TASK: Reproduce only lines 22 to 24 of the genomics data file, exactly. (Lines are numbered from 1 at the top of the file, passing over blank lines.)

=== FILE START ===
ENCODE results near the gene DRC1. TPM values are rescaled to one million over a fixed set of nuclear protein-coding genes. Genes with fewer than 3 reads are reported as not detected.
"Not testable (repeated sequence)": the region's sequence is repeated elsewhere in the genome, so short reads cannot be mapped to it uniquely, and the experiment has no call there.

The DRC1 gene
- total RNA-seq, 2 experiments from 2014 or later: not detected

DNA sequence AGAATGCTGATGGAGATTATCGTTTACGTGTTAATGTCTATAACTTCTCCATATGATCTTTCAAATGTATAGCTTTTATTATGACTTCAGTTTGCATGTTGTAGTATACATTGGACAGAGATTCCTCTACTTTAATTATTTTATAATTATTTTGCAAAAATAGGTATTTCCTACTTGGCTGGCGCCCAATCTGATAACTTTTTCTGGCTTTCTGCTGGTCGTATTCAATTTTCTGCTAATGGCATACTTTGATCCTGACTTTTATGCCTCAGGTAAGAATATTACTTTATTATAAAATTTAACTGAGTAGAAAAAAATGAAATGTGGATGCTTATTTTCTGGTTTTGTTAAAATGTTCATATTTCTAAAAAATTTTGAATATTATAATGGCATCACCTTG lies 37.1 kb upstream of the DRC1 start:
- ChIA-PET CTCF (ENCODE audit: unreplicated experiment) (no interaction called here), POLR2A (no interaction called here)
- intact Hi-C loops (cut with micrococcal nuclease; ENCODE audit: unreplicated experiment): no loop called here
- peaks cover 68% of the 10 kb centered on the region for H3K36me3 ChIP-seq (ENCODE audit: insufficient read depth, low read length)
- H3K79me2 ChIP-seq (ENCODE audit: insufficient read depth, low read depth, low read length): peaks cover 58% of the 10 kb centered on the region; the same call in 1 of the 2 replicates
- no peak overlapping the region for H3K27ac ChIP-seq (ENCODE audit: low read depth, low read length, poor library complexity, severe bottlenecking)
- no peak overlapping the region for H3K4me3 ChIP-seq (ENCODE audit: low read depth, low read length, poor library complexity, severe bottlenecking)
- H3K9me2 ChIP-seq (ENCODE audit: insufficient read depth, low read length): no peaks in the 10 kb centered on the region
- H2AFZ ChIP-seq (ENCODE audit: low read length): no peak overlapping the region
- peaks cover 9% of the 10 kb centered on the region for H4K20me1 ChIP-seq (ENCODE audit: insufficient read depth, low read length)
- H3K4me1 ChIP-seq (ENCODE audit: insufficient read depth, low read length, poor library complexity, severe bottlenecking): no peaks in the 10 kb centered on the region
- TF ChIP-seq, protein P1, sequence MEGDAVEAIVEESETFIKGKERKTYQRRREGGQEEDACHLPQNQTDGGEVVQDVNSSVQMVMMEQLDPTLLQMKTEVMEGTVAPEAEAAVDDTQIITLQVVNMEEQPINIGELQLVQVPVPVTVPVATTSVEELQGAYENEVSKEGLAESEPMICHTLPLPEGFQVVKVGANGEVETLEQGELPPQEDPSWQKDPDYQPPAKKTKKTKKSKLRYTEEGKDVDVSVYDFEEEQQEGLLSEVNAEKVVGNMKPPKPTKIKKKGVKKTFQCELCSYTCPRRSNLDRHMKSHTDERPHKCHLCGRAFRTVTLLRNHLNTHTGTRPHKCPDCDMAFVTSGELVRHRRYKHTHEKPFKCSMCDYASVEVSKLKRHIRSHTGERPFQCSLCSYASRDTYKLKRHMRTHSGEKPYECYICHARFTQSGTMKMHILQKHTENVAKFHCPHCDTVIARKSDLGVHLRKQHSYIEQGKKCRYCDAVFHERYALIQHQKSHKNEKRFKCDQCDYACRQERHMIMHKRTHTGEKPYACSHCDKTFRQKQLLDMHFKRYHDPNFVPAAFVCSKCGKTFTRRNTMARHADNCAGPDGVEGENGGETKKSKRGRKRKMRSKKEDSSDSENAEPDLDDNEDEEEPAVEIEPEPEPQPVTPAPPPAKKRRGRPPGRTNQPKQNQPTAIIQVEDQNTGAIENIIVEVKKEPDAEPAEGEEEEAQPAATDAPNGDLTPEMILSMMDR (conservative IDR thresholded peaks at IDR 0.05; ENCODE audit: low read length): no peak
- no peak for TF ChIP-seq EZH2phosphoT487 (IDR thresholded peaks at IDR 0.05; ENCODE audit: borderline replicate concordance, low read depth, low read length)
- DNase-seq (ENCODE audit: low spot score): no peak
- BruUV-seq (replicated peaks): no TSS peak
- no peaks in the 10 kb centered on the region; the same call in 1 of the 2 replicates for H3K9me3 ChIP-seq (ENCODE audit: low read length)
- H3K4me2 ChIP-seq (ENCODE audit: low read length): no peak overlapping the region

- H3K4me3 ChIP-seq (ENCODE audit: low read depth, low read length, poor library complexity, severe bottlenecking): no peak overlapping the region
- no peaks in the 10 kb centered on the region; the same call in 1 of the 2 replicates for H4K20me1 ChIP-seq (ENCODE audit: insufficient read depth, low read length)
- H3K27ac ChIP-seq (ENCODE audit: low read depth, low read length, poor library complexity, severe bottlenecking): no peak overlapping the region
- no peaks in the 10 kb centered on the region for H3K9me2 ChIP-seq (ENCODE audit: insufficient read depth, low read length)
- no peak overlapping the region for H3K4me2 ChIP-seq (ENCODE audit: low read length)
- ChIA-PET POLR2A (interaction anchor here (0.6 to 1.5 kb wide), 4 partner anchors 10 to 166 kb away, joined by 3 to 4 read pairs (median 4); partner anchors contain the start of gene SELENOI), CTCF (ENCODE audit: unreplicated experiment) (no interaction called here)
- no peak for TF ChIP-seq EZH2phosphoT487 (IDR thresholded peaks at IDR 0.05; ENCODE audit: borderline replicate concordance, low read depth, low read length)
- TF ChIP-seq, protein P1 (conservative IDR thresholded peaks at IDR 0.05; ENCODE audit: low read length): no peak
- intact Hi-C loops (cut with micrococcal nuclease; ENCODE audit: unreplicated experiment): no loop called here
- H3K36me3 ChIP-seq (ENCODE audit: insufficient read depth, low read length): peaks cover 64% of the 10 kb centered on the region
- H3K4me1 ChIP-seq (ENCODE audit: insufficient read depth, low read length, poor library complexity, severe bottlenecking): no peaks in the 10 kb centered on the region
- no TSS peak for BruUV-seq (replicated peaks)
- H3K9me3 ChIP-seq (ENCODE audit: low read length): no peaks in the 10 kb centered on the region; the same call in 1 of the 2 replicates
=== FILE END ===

- H3K4me3 ChIP-seq (ENCODE audit: low read depth, low read length, poor library complexity, severe bottlenecking): no peak overlapping the region
- no peaks in the 10 kb centered on the region; the same call in 1 of the 2 replicates for H4K20me1 ChIP-seq (ENCODE audit: insufficient read depth, low read length)
- H3K27ac ChIP-seq (ENCODE audit: low read depth, low read length, poor library complexity, severe bottlenecking): no peak overlapping the region